The new arrival is apparently used to human beings. He came out in a huge box, on board of the Rostock, a box which resembles one of those in which motor-cars are shipped. This case was lowered yesterday from the side of the ship upon the lorry, and taken to the gardens, where it was opened, and the great animal lumbered out into the new hippo enclosure. The first thing which attracted his attention was the bath, and in went he, wallowing luxuriously after two months’ drought., his little piggy eyes as expressive of happiness as a hippopotamus’ eye can be expressive of anything. Then the female was let in, and for some time regarded her new mate with suspicion and alarm. She gazed into the tank, and he gazed out of it, his two little ears, his spout, and his eyes being the only things showing. Then she went in, and the two approached one another under water, coming up face to face, with open mouths, great caverns of pink flesh in which huge tusks exposed themselves. They were plainly a little suspicious, but meant no harm, and the exhibition of teeth was apparently only play. Finally, they stood together quietly, their heads above water, ludicrous caricatures of the horse, from which they take their name. They seem, indeed, placid, if stupid animals, and it looks as though they will get on well together. It is to be hoped they do, for they are the finest and most expensive exhibit in the gardens, costing together £1.100. With the exception of one owned by Messrs. Wirth, they are the only specimens in Australia.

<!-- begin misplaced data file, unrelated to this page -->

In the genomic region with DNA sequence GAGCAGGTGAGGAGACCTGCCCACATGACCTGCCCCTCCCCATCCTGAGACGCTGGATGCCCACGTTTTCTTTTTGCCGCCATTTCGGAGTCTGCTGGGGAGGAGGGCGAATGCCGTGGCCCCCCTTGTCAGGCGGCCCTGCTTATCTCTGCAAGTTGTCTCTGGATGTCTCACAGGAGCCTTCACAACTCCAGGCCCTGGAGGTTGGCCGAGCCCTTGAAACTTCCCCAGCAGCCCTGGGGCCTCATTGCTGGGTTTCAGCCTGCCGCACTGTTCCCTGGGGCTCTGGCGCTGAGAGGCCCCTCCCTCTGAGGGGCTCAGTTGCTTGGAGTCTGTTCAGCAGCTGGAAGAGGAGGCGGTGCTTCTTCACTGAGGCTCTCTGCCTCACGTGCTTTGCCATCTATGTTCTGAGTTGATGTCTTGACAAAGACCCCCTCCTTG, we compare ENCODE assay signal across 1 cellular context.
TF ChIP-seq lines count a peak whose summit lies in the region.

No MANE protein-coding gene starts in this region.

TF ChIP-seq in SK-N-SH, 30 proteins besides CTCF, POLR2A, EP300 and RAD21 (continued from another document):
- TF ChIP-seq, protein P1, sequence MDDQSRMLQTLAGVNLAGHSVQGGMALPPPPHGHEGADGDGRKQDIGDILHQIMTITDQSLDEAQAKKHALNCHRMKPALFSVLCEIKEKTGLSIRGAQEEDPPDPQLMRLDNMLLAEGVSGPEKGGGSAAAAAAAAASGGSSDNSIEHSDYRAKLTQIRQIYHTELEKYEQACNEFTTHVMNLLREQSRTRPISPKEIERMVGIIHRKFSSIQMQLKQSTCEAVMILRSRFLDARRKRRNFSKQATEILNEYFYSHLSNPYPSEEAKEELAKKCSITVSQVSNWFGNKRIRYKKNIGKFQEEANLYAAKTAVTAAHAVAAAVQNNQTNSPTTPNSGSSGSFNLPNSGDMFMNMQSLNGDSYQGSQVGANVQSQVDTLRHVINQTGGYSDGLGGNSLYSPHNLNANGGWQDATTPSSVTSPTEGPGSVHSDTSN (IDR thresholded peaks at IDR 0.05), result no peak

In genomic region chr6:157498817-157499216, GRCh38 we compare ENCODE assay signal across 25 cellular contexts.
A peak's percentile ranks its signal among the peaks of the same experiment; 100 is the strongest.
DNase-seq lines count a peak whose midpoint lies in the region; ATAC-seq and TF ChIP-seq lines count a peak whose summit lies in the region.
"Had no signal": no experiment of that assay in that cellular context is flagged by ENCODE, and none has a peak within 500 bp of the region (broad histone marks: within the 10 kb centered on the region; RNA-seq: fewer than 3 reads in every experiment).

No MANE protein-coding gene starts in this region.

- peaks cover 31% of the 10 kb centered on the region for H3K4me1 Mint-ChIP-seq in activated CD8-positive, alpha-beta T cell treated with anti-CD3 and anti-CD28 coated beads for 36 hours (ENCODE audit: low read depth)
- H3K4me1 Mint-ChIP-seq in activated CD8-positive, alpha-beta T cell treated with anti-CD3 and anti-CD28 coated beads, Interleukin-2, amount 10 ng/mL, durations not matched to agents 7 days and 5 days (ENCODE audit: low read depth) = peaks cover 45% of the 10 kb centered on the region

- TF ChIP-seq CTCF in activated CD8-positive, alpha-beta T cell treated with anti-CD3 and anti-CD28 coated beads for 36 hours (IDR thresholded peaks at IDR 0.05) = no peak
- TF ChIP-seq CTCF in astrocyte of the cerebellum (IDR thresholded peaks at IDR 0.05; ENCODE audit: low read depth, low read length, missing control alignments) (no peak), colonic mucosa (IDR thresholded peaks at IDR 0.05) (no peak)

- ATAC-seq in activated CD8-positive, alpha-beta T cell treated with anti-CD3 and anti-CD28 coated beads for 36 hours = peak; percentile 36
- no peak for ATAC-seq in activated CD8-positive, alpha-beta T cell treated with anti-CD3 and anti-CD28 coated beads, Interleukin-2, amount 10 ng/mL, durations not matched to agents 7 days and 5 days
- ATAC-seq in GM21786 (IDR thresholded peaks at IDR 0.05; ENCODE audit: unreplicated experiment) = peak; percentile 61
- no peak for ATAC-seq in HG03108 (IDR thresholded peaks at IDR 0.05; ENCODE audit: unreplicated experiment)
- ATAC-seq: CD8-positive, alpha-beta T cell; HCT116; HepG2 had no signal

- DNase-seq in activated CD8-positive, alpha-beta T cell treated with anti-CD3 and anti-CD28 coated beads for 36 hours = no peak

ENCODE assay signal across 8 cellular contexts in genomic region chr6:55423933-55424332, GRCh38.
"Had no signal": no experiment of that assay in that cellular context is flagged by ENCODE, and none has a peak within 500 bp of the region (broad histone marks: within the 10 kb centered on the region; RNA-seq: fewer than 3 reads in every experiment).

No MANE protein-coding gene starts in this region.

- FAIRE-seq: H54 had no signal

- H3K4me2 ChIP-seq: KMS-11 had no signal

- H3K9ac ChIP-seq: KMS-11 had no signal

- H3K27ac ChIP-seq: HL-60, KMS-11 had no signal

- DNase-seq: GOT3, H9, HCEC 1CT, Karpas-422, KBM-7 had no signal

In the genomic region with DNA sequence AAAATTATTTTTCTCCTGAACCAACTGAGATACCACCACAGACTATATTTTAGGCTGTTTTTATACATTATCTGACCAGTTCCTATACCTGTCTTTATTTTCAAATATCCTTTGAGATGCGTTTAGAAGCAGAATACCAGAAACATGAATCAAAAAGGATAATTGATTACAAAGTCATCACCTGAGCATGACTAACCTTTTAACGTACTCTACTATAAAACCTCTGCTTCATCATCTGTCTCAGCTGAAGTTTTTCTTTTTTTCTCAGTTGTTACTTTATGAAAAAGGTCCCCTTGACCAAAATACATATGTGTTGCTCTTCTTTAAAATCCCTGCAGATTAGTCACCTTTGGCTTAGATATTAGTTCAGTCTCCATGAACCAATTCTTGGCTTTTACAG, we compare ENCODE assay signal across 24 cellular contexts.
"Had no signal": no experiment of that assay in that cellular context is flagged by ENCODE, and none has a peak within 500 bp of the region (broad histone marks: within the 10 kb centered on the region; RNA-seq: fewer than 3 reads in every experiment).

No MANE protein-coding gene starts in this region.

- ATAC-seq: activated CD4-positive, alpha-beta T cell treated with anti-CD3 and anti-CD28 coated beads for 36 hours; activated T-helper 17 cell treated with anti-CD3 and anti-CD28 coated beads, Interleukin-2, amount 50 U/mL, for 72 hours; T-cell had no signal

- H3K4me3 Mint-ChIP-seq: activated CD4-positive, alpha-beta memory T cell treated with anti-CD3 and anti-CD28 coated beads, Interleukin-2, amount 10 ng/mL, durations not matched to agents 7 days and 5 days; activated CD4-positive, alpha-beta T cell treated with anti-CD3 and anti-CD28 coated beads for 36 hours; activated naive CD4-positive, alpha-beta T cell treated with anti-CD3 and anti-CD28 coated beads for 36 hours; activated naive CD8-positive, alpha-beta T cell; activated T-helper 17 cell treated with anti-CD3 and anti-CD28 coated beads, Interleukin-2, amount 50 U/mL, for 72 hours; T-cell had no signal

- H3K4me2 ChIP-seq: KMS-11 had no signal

The Argus, Melbourne, Do 19. Jun 1913, S. 12.

Damit waren also drei Flusspferde in Australien, die beiden im Zoo von Melbourne und Lizzie, das dem australischen Zirkusunternehmen Wirth gehörte und das später in den Zoo von Sydney kam.

Fotosession

Diesmal wurde gleich eine ganze Fotostrecke von den Flusspferden in der Zeitschrift „The Australasian“ veröffentlicht.

Arrival of Hippopotamus - Melbourne Zoological Gardens

Bilderstrecke mit dem Titel: „Arrival of the new hippopotamus at the Zoological Gardens. Melbourne, on June 18.“ç Quelle: The Australasian, Melbourne, Sa 21. Jun 1913, S. 68

Bildunterschriften von links oben nach rechts unten:
1. THE NEW ARRIVAL ENTERING HIS ENCLOSURE, TAKING STOCK AS HE GOES.
2. ENJOYING HIS FIRST DIP.